## Salt Titration; How much does it cost per test?

We get this question a lot.  So, we decided to try and figure it out the best we can.  In this analysis, we are only going to examine and include the per-unit cost of the titrator (automatic) and the reagents (silver nitrate - AgNO3).  It seems we could include other factors including human resources and electrical power requirements but these can vary greatly so we will leave them out of this analysis.  Additional ancillary costs can always be added later.

Let's start off by assuming we purchase a basic automatic titrator for \$8,500.00

Next, let's examine our most required consumable.  Silver Nitrate- AgNO3.

To do this we need to assume a sample with a given amount of sodium.  Sodium is generally expressed in mg on food labels.

We performed a salt titration on this food product (soy sauce).  On the label, we can see that the amount of sodium is 590mg of sodium per serving.  For this titration (see below), you can see we used 15.8ml of silver nitrate @ (0.1N mol).

Note that silver nitrate can come in different strengths so there is a little math we need to consider when deciding on which strength of silver nitrate we should use.

Let's consider using a different strength silver nitrate.  Let's look at using 0.5N mol instead of the 0.1N mol we used in our test.  Initially, we used 0.1N for our titration.  So dividing 15.8mL by 5 helps us see that using a bit stronger silver nitrate will reduce our consumption of silver nitrate.  In this case,  around 3mL per test.   But it's not that simple.  Conversely, we can change the strength of the silver nitrate and make it stronger as long as you don't have other samples that have a lot less sodium.  Otherwise, it would be too strong for the other samples with less sodium and it would not be ideal in those situations (You probably would not find the endpoint).  Bottom line, if you are working with only one burette (doses the silver nitrate), then you are going to need to pick a silver nitrate strength that can be used for all of your samples.  The only alternative would be to refill the burette each time with different strength silver nitrate, or, have a swappable burette on hand.  Having a swappable burette means you can have preloaded burettes with different strength silver nitrate and you can then easily swap them on and off the titrator when needed.  Even better, some titrators can be configured to have two or more onboard burettes which would alleviate the need for manually swapping burettes.

Let's ignore this for the moment and continue to focus on our cost analysis assuming a single burette.

To give you an idea about pricing for silver nitrate.

•  We recently purchased some 0.1N mol Silver Nitrate (strength).  A 1 Liter bottle cost approximately \$75.00.  Divide \$75.00 by 1,000 and the per mL cost is \$0.075 per mL of 0.1N mol silver nitrate.   Assume 15.8mL of 0.1N mol silver nitrate per test => 15.8x\$0.075=\$1.19 per test.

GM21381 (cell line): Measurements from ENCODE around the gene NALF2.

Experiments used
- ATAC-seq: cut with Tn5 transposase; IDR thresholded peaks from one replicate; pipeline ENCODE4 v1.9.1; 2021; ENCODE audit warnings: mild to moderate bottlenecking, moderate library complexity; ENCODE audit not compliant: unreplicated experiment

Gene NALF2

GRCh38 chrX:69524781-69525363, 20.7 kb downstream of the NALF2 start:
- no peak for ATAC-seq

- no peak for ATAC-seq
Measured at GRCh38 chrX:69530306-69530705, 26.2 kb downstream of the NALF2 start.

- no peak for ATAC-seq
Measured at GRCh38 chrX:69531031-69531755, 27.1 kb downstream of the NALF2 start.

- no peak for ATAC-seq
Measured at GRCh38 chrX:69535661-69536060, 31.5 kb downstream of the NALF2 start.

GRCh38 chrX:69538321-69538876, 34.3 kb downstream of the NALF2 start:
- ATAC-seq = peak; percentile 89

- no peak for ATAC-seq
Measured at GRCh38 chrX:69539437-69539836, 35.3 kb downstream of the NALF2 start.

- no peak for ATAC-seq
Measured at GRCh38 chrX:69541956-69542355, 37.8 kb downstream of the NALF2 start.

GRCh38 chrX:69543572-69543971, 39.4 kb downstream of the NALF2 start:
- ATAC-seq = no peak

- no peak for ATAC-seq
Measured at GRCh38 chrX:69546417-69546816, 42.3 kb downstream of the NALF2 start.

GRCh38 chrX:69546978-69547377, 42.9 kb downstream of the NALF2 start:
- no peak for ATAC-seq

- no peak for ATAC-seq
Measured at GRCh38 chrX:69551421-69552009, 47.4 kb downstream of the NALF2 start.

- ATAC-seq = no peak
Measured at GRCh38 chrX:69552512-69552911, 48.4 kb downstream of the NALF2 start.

• Assume 0.5N mol Silver Nitrate (strength). => 15.8mL divided by 5 = 3.2mL of silver nitrate per test. (e.g. you will use less with stronger).  Some recent pricing for 0.5N mol; \$170.00 / 500mL => \$0.34 per mL, or Bulk pricing if you buy a larger bottle \$1,000.00 / 4L (4,000mL) => \$0.25 per mL ~ 3.2mL per test x \$0.34 per mL = \$1.09 per test or 3.2mL x \$.25 per mL = \$0.80 per test.

So if you can purchase silver nitrate in bulk you can drive down your per test cost.

When you decide to test for salt (NaCl) using a titrator you are going to have that initial outlay to pay for the titrator.  After that, it's really a question of what strength of silver nitrate you are using and the amount you are using.   Hopefully, from this example, you can see how the price per test can range from about \$0.80 per test to almost \$1.20 per test.  So if we do some estimating you could say on average it costs about \$1.00 per test.  If you are testing 200 samples per day your daily cost for silver nitrate will cost you about \$200.00.

Now let's assume depreciation of the titrator using the straight-line method with the useful life of the titrator equal to 5 years (I think this is what a tax accountant would assume for tax purposes).  \$8,500 / 5 = \$1,700.00 per year.  Let's assume 251 working days per year ==> \$1,700 / 251 = \$6.73 per working day in depreciation expense.  In this case, divide that by 200 tests today, and that = \$0.03 per test.

I think these numbers (for the most part) provide a good working basis for determining daily operating costs.  They're probably not perfect but they show you how to go about figuring this out. As always we hope you find this information helpful!

## How-To set up and run acid & salt titrations